London will be hosting the 37th London Marathon on its streets this month, the day of reckoning when thousands of first-time marathon runners put their months of training to the test to attain a life-long dream.
While not everyone chooses to run one, there are some striking similarities between the process of preparing for the race and getting a small business up and running. ‘It’s a marathon, not a sprint’ is a bit of a cliché, but the premise is correct – success means careful planning, a lot of time, consistent effort and discipline, and patience when the odds feel like they are stacked against you. Although I’m not a marathon runner myself, I’ve watched others train hard for them, and the gruelling work, the exhaustion and the sheer joy of success are exactly why the two processes are so similar.
Here are five ways how entrepreneurs and marathon runners can learn from each other:
Be clear about your goal
By signing up to the Marathon, runners commit themselves to the undertaking. Visualising success is a huge part of the mental preparation, and it is exactly the same for a small business owner – have a distinct aim that will help to keep you focused.
Plan how you’re going to get there
Marathon runners have a clear training plan from the moment they start, covering everything from distances to pace times – and the rest days in between. Once you have a business goal, create a detailed plan to get there, setting benchmarks and smaller aims along the way to highlight progress and keep motivated.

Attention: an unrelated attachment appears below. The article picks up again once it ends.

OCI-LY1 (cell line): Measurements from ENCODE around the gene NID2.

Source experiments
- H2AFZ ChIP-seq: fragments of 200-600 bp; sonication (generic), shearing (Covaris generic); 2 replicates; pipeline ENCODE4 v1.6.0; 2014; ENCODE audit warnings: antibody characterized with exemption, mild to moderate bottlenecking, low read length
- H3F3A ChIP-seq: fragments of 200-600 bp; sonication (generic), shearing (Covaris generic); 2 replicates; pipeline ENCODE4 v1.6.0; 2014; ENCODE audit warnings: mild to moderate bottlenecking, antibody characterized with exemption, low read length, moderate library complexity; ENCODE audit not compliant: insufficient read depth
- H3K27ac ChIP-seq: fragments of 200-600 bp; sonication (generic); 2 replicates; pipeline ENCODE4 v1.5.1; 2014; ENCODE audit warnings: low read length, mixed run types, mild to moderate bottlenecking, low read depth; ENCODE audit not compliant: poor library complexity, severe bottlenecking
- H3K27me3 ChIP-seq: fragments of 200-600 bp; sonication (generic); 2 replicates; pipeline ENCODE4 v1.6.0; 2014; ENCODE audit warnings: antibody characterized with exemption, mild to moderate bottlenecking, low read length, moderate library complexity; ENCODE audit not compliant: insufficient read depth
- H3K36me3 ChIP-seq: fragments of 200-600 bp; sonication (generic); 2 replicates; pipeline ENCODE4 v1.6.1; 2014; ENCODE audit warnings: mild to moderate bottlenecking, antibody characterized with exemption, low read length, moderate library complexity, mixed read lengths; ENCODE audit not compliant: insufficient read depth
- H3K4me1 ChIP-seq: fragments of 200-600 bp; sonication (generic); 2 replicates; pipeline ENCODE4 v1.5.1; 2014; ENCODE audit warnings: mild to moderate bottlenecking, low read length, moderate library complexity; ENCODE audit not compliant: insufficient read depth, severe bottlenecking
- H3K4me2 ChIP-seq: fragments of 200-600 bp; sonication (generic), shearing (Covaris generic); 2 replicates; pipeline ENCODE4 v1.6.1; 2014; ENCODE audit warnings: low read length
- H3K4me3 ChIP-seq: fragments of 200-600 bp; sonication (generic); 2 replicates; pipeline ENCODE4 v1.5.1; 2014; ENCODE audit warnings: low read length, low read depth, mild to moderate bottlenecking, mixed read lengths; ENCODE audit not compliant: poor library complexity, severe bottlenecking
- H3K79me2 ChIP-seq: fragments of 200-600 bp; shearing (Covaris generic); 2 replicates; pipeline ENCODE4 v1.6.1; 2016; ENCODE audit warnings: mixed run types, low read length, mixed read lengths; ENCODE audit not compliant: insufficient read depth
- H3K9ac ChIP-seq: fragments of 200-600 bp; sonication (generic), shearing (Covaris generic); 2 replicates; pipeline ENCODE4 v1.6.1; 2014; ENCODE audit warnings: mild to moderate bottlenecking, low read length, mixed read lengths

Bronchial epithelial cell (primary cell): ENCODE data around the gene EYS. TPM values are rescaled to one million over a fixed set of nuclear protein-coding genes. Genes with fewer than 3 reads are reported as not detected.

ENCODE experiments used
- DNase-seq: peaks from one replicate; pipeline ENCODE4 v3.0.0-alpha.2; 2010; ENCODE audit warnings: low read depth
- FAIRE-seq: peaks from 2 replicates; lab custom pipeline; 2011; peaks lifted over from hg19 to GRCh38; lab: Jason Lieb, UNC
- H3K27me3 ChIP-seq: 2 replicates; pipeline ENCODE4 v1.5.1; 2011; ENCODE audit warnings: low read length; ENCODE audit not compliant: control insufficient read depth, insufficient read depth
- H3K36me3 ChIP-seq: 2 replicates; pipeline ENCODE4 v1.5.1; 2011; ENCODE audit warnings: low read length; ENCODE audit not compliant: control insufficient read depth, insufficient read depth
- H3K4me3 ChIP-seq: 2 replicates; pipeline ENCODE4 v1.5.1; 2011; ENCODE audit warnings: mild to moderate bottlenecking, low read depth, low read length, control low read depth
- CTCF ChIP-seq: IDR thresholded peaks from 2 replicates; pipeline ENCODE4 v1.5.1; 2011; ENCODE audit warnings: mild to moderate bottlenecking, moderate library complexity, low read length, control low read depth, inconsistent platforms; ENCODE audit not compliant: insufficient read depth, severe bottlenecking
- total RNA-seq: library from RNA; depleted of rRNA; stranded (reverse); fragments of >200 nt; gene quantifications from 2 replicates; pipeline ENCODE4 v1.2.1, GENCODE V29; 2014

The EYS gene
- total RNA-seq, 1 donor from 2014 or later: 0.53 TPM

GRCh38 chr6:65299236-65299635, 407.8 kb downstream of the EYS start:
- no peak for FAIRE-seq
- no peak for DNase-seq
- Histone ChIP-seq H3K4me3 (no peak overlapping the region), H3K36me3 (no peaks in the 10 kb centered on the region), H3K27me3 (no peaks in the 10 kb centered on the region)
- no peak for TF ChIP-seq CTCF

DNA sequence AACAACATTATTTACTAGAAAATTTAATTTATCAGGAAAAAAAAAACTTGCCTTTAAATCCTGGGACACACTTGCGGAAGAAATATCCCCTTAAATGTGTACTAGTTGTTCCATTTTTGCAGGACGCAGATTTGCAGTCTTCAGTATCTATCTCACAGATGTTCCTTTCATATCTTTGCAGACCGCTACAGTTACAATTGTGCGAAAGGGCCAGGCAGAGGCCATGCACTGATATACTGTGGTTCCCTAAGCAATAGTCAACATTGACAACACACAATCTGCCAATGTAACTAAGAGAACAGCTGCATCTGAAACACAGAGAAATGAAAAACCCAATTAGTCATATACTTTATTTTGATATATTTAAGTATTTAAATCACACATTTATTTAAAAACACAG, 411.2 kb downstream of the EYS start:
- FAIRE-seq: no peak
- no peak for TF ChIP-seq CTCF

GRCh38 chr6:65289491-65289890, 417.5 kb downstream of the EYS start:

Days off are vital to give your muscles a break and they are equally as important when running a business. Our recent research found that successful small business owners make sure they are taking breaks to give time for their batteries to recharge – in fact, our research found that more than half of small business owners (52%) admit they want to give themselves more time of fin 2017 than they did last year to prevent burning out. Looking after yourself means you can be at the top of your game.
Prepare yourself for the route
It’s vital to know the uphills, downhills and the water stops of the marathon route and the same goes for your business. Study what others have done in order to make their business a success, and be prepared for times when your business might be busier or quieter to help with the first few months of cash flow.
Remember you are not on your own
Our research found that a third of successful entrepreneurs have turned to a mentor or support group for advice about their company, compared to just 14 per cent of respondents who ran a business that had to close. Starting the business you have always dreamed of is undoubtedly a personal challenge just as a marathon is, but support is vital. Know when to ask for help and turn to a friend or expert for advice, just like training partners and support teams can help as they cheer you on.
Source: Gary Turner - UK MD and co-founder of Xero.